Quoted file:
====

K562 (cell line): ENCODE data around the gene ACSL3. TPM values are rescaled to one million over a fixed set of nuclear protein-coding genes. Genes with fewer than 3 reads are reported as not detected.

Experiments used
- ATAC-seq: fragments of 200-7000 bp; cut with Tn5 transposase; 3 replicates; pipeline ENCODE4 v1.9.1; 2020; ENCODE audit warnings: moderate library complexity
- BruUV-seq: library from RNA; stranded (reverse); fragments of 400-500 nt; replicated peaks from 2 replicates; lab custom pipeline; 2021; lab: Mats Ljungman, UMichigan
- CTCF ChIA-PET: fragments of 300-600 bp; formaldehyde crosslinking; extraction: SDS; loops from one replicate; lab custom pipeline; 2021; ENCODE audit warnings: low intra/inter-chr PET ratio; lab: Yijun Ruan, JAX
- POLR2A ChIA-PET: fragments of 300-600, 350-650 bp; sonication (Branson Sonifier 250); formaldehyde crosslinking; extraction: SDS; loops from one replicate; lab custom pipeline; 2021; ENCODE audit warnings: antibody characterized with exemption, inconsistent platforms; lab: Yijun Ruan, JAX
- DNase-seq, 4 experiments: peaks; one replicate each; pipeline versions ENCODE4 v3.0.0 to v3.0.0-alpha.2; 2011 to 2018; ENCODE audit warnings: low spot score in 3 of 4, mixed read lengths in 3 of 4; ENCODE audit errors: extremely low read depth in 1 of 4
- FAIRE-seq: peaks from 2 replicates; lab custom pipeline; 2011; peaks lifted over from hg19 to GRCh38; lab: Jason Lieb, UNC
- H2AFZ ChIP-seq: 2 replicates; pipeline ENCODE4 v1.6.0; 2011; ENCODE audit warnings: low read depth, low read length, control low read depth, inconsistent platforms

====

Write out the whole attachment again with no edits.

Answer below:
K562 (cell line): ENCODE data around the gene ACSL3. TPM values are rescaled to one million over a fixed set of nuclear protein-coding genes. Genes with fewer than 3 reads are reported as not detected.

Experiments used
- ATAC-seq: fragments of 200-7000 bp; cut with Tn5 transposase; 3 replicates; pipeline ENCODE4 v1.9.1; 2020; ENCODE audit warnings: moderate library complexity
- BruUV-seq: library from RNA; stranded (reverse); fragments of 400-500 nt; replicated peaks from 2 replicates; lab custom pipeline; 2021; lab: Mats Ljungman, UMichigan
- CTCF ChIA-PET: fragments of 300-600 bp; formaldehyde crosslinking; extraction: SDS; loops from one replicate; lab custom pipeline; 2021; ENCODE audit warnings: low intra/inter-chr PET ratio; lab: Yijun Ruan, JAX
- POLR2A ChIA-PET: fragments of 300-600, 350-650 bp; sonication (Branson Sonifier 250); formaldehyde crosslinking; extraction: SDS; loops from one replicate; lab custom pipeline; 2021; ENCODE audit warnings: antibody characterized with exemption, inconsistent platforms; lab: Yijun Ruan, JAX
- DNase-seq, 4 experiments: peaks; one replicate each; pipeline versions ENCODE4 v3.0.0 to v3.0.0-alpha.2; 2011 to 2018; ENCODE audit warnings: low spot score in 3 of 4, mixed read lengths in 3 of 4; ENCODE audit errors: extremely low read depth in 1 of 4
- FAIRE-seq: peaks from 2 replicates; lab custom pipeline; 2011; peaks lifted over from hg19 to GRCh38; lab: Jason Lieb, UNC
- H2AFZ ChIP-seq: 2 replicates; pipeline ENCODE4 v1.6.0; 2011; ENCODE audit warnings: low read depth, low read length, control low read depth, inconsistent platforms